Congress should reject European price controls
They say that imitation is the sincerest form of flattery—and a corollary to that adage is the idea that if you want to be successful, you look at someone who has achieved success and build on how they got there. The opposite, of course, is to imitate folks who are less successful and think, somehow, that this is a recipe for success.
Yet that seems to be what some folks continually call for when they want the U.S. to be “more like Europe” economically—Europe, whose socialist and quasi-socialist policies have led to complete economic stagnation. Although the American economy has experienced slow growth in recent years, the numbers show that our growth far exceeds the growth experienced in Europe.
One reason is that American consumption rates are at far higher levels than in your average European nation.
Another reason is that while America’s regulatory costs have ballooned since 2005, Europe’s have positively skyrocketed. Thankfully, the United States has not copied the statist policies in many European counties that hamper economic growth. But right now, well-funded lobbyists are pushing a European idea that the government should set price controls on payment processing fees. These same lobbyists were successful five years ago in implementing a cap on card swipe fees, yet that was not enough for them. They are back for more.
This time they’re clamoring for European-style price controls and claiming that the fees are weighing down the economy. “These costs create a huge drag on consumer spending,” wrote Mallory Duncan, chairman of the Merchants Payment Coalition, in a recent op-ed published in The Hill.
I realize it’s Duncan’s job to create a problem for the government to solve, but reading the article I couldn’t help but recall a line from a famous Louis C.K. routine “Everything’s amazing and nobody’s happy,” in which he reminisces about the days before the convenience of credit and debit cards.
If you wanted money you had to go in the bank. It was open for like three hours, you had to stand in line and write yourself a check like an idiot. And if you ran outta money, you’d just go, “well, I can’t do any more things now.”
It’s easy to forget that anytime, everywhere access to the money in your bank account wasn’t always available. This is a result of innovations in electronic payments technology and security.
Retailers have long grown tired of paying for the convenience and security of credit and debit cards that allow them to process transactions faster, attract more consumers, and save on labor costs.
Over five years ago, arguing that it would benefit consumers, they successfully lobbied Sen. Dick Durbin (D-Ill.) to insert a provision in the massive Dodd-Frank bill that capped the fees retailers paid for using debit cards. Since then, retailers have pocketed billions. That wasn’t enough, so now they’re back and asking for more price controls.
Ironically, retailer’s push is also coming as the evidence mounts that interchange price controls don’t actually benefit consumers at all.
Three economists recently studied the matter for the academic journal Economic Quarterly, conducting a survey of 420 merchants across 26 retail sectors two years after the price controls went into effect.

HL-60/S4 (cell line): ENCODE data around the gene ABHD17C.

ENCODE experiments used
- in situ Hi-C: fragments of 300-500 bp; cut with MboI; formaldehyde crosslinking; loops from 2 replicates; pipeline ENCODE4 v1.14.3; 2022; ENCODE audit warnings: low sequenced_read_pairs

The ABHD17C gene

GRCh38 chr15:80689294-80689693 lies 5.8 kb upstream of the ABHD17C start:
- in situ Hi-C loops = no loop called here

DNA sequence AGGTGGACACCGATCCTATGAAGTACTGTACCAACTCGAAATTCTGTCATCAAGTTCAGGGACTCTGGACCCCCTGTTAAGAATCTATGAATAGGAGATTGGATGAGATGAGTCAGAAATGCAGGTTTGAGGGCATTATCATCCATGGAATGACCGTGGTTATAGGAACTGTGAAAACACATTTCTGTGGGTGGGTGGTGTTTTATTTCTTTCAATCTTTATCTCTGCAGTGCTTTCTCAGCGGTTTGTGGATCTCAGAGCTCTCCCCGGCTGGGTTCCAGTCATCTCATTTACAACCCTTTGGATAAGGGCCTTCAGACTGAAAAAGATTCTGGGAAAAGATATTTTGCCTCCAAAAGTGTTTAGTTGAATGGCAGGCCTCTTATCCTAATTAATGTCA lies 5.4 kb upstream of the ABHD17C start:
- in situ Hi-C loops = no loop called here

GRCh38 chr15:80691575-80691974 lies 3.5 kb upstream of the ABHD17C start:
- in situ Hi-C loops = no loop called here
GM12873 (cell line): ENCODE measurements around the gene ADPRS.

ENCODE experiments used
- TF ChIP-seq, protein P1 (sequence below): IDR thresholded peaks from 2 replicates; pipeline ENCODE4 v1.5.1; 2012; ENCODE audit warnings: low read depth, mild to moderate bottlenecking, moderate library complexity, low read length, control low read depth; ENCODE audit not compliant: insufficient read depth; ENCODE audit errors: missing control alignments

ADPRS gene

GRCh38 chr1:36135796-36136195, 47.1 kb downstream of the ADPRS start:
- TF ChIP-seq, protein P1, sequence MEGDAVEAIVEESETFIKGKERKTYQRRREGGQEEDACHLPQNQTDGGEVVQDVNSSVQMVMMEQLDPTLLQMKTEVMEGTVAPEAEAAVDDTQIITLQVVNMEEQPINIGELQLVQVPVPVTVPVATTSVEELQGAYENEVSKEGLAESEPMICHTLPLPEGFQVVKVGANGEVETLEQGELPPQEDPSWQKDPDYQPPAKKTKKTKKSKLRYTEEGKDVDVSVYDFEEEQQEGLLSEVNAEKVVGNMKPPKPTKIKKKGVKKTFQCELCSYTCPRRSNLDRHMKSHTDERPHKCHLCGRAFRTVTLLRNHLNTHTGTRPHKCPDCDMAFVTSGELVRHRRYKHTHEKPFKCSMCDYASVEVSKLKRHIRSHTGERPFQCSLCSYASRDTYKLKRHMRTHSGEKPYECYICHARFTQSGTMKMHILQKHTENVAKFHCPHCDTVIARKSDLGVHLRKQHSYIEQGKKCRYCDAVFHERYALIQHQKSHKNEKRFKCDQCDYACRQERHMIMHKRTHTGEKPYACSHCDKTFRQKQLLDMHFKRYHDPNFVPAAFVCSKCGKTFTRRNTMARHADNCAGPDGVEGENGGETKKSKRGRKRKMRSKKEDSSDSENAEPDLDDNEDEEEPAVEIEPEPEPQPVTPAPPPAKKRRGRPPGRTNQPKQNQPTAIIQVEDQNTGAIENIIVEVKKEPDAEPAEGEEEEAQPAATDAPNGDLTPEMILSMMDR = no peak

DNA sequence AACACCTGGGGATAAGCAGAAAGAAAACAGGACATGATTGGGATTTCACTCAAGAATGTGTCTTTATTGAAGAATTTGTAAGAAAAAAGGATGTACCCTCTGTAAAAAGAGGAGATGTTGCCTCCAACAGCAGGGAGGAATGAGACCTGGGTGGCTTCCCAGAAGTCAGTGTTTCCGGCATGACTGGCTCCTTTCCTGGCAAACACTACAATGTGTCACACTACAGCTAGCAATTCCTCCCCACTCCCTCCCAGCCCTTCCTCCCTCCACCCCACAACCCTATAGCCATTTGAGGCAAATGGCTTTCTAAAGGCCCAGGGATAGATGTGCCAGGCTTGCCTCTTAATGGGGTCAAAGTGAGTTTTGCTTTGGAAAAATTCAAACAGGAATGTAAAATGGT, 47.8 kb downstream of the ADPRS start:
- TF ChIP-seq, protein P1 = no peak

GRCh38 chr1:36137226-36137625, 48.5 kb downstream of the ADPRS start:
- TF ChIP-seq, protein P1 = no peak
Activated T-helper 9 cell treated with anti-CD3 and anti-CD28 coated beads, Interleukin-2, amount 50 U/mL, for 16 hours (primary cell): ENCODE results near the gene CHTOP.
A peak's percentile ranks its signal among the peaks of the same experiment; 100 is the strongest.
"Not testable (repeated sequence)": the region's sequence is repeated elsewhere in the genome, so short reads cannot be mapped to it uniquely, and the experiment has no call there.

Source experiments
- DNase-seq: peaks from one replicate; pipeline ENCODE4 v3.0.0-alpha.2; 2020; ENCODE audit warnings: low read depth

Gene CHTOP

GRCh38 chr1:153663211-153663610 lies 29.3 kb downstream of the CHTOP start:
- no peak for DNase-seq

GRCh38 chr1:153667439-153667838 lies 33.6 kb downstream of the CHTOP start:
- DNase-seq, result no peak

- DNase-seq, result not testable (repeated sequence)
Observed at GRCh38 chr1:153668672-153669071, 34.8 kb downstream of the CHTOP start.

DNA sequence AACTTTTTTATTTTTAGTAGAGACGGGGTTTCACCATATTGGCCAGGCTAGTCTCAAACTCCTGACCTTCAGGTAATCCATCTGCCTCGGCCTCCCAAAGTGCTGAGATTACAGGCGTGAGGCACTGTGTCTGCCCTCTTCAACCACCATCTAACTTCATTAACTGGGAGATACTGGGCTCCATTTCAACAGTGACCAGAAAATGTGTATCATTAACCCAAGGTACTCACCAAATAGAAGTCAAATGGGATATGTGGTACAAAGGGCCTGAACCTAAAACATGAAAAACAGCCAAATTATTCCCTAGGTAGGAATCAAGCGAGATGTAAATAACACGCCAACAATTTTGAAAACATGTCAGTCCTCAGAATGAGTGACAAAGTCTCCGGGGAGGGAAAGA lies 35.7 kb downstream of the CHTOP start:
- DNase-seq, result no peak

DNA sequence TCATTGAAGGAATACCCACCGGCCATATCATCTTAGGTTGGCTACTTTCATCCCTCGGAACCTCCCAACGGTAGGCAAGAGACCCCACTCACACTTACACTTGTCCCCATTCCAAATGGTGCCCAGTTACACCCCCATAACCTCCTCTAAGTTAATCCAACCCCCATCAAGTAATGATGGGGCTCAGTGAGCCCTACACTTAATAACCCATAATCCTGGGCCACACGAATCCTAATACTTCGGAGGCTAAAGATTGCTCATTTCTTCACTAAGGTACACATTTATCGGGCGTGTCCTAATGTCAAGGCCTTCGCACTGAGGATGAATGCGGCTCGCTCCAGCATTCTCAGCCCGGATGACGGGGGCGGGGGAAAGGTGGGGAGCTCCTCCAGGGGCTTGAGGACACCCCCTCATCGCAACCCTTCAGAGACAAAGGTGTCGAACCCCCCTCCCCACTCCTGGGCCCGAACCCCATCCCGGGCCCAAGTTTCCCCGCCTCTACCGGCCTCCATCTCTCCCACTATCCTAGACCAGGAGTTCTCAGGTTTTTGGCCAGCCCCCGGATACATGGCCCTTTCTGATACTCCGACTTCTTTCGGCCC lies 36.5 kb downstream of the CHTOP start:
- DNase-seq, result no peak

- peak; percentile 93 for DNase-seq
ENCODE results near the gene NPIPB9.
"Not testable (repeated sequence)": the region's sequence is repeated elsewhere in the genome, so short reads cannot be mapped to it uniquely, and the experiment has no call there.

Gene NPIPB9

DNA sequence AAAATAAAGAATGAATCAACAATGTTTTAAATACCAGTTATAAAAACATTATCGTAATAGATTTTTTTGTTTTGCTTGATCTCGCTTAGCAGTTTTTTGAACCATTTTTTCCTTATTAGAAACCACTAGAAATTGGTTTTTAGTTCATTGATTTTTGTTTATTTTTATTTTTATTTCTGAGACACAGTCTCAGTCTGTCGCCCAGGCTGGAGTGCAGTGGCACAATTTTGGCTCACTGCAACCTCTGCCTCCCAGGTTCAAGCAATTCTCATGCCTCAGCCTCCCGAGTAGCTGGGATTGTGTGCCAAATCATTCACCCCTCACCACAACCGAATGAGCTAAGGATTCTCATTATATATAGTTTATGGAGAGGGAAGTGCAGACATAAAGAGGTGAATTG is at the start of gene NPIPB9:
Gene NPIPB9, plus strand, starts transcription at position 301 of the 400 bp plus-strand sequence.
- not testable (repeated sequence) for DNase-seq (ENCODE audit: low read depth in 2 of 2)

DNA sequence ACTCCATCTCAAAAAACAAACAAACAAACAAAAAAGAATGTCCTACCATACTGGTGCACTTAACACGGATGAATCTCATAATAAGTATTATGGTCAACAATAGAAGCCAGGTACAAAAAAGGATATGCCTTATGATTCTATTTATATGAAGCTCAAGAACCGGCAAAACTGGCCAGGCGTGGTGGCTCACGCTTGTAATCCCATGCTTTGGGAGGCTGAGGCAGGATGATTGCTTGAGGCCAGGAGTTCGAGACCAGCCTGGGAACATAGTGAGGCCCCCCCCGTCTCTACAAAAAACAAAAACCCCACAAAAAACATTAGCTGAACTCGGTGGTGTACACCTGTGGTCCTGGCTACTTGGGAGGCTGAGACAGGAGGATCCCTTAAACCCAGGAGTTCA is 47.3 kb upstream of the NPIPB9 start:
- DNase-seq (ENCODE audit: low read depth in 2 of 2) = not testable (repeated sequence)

According to the study, the price controls have “substantially reduced” average revenues to the credit card companies “by almost one half.” But retailers didn’t lower prices to reflect the changes.
“A sizable fraction of merchants are found to raise prices or debit restrictions as their costs of accepting debit cards increase. However, few merchants are found to reduce prices or debit restrictions as debit costs decrease,” the study found.
The authors continued, “very few merchants (1.2 percent) reduced prices, while a sizable fraction of merchants (21.6 percent) increased prices.”
To recap, Congress cut the revenues for the credit card companies in half, and 1.2 percent of retailers lowered their prices in response. That doesn’t sound like a very good deal for the consumers for whom these fees are supposedly such a “huge drag.”
This shouldn’t be surprising. During the fight on the Durbin Amendment five years ago one of the largest retailers admitted they, not consumers, would reap the benefits. When asked about the effect of the Durbin Amendment on her company’s bottom line, Home Depot Chief Financial Officer Carol Tome said “We think the benefit to The Home Depot could be $35 million a year.”
So there you have it. Retailers are asking the government to step in and institute price controls in the private sector so that they can pocket billions. The government price controls they lobbied for generated billions in extra revenue for them and they haven’t passed the saving on to consumers.
This is one of the more insidious problems we have in Washington today. Retailers haven’t earned these billions by inventing a new product or service that consumers need. They didn’t make billions in new revenue through some ingenious innovation that saves consumers time or improves their security. They lobbied Washington for their bonanza and as the evidence shows, there is no benefit to the consumer.
Imitating the European model of capping fees and inserting themselves in to this battle between two different special interests would be a mistake for Congress. This is a fight better left to the free market where the credit card companies and the retailers can battle this out.
Langer is president of the Institute for Liberty, a conservative public policy advocacy organization.
The Hill has removed its comment section, as there are many other forums for readers to participate in the conversation. We invite you to join the discussion on Facebook and Twitter.